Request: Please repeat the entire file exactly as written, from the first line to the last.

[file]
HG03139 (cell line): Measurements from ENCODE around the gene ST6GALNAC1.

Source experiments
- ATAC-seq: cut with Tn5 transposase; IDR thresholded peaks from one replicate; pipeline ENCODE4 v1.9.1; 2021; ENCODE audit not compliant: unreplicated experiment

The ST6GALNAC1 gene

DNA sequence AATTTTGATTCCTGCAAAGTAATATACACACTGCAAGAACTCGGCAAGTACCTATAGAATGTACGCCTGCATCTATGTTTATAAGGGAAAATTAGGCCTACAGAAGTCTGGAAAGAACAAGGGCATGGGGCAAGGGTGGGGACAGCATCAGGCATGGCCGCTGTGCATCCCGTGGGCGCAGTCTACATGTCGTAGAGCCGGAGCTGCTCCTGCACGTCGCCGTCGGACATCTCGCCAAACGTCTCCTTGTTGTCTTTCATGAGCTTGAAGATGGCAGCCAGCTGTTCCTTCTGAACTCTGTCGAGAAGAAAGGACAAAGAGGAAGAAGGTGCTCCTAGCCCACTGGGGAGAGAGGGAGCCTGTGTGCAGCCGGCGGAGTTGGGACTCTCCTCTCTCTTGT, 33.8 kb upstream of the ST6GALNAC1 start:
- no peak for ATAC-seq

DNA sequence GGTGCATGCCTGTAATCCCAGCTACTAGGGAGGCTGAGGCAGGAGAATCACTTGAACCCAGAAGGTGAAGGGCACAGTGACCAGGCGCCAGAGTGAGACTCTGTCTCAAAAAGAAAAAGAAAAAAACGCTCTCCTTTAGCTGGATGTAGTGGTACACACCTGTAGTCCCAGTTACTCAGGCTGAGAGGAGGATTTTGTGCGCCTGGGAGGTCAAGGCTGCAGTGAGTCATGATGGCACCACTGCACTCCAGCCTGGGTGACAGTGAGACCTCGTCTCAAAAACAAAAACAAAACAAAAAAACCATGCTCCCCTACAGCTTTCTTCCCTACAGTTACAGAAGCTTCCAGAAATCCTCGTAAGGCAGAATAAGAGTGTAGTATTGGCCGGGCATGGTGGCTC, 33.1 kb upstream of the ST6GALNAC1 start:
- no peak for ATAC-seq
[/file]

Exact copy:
HG03139 (cell line): Measurements from ENCODE around the gene ST6GALNAC1.

Source experiments
- ATAC-seq: cut with Tn5 transposase; IDR thresholded peaks from one replicate; pipeline ENCODE4 v1.9.1; 2021; ENCODE audit not compliant: unreplicated experiment

The ST6GALNAC1 gene

DNA sequence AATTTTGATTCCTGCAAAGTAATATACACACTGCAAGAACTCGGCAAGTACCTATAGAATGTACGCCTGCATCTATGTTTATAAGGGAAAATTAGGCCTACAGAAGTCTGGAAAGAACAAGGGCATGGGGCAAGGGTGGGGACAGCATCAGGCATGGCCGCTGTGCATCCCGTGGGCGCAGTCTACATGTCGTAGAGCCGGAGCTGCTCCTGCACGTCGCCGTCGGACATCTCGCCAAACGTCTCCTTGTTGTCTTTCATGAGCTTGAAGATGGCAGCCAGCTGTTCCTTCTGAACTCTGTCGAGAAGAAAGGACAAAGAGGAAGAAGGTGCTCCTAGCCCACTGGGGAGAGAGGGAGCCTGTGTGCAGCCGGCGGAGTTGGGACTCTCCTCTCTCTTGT, 33.8 kb upstream of the ST6GALNAC1 start:
- no peak for ATAC-seq

DNA sequence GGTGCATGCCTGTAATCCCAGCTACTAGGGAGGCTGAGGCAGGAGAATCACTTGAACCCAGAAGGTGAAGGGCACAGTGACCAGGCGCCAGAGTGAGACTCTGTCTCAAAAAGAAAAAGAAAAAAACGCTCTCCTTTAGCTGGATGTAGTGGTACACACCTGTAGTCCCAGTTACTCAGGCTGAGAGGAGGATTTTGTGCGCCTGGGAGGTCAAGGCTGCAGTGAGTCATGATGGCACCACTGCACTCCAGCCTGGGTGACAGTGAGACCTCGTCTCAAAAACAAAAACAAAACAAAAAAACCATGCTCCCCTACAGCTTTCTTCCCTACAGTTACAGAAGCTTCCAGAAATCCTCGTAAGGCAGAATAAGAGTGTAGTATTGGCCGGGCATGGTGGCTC, 33.1 kb upstream of the ST6GALNAC1 start:
- no peak for ATAC-seq